In the near future, say, 10 years from now, I’m certain not everyone will convert to electric, though I strongly suspect there will be a significant amount of such vehicles on the road versus today. If, and its a BIG if, demand for Teslas continue unabated while sales of ICE vehicles falter (as they have been doing of late), the other car companies will have no choice but to follow Tesla’s lead.

Before I finish this, let me be clear about one thing: I’m not committed to Tesla and Tesla vehicles alone. I’d love to see other electric vehicles make it to the market. There’s nothing better for a consumer than seeing competition in product. Usually that results in lower prices and better overall product.

So far, it feels like Tesla is blowing away the competition for electric vehicles yet I hope other companies join the fray.

I would love to see more options. I would love to see us move away from the old tech of ICE vehicles and their pollution and move into the cleaner energy afforded by electric vehicles.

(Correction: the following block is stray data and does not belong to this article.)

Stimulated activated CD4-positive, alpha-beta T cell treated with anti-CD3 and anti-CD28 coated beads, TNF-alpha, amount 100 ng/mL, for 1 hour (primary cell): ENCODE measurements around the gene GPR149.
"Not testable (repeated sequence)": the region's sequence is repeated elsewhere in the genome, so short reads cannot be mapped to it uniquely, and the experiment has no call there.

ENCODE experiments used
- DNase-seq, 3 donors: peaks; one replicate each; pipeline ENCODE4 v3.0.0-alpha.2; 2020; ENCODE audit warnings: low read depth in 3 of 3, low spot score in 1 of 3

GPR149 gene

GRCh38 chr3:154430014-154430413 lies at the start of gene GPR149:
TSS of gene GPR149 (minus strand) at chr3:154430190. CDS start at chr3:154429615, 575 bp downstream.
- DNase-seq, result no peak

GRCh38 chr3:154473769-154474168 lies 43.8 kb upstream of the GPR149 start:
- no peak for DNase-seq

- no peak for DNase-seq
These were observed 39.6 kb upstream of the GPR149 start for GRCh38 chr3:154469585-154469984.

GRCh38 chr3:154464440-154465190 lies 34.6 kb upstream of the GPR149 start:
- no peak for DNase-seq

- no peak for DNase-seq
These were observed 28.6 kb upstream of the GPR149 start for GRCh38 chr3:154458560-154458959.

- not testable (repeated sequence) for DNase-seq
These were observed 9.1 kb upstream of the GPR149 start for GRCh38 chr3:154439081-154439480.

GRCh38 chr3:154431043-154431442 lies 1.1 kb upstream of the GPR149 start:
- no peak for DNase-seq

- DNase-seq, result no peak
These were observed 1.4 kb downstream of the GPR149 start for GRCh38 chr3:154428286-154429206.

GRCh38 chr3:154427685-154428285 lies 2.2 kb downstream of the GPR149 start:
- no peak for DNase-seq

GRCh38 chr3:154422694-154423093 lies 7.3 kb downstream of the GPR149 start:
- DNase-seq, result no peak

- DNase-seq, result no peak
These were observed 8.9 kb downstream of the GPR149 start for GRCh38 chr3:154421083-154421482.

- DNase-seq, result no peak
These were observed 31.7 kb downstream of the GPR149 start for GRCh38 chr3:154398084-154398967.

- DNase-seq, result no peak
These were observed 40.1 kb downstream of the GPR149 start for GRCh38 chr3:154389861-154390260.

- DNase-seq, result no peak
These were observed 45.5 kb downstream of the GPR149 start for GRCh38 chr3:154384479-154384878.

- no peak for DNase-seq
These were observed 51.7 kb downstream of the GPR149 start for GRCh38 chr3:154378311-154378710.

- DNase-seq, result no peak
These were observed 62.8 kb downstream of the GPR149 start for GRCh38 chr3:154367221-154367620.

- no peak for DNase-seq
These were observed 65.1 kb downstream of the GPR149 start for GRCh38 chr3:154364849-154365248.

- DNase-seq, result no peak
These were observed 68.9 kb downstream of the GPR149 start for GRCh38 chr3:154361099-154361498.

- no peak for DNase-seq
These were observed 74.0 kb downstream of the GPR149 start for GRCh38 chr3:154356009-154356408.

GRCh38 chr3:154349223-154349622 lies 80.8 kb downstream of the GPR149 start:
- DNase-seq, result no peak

Maybe soon.

This ‘n’ That, 7/12/19

I’ve been lagging behind ’round these parts as the summer grinds on…

Summer.

This has become the Summer of Repairs™ for me.

I mentioned before (oh, the pain!) of having to first redo all the water exit lines on the east side of my house, following which my central AC crapped out on me and I had to get a whole new unit, then we had to redo the guest bathroom where the original water exit line problem began because floor was drilled.

Welp, I forgot to mention another thing: Earlier in the summer my eldest daughter’s car was crapping out and we wound up trading that car in for another. Today, my younger daughter’s car is giving her trouble (though I think not nearly as bad as the elder’s much older vehicle) and we took it to the shop today to get it looked at. I suspect the problem it has is in the fuel line. We’ll see.

We also discovered, now that the rainy season has begun, a leak in a part of our roof which will have to be resolved… though I may be forced to wait for the rainy season to die out. Around these parts, roofers are in high demand during the rainy season and a repair job is looked upon as not worth pursuing when many people ask for their entire roof to be repaired.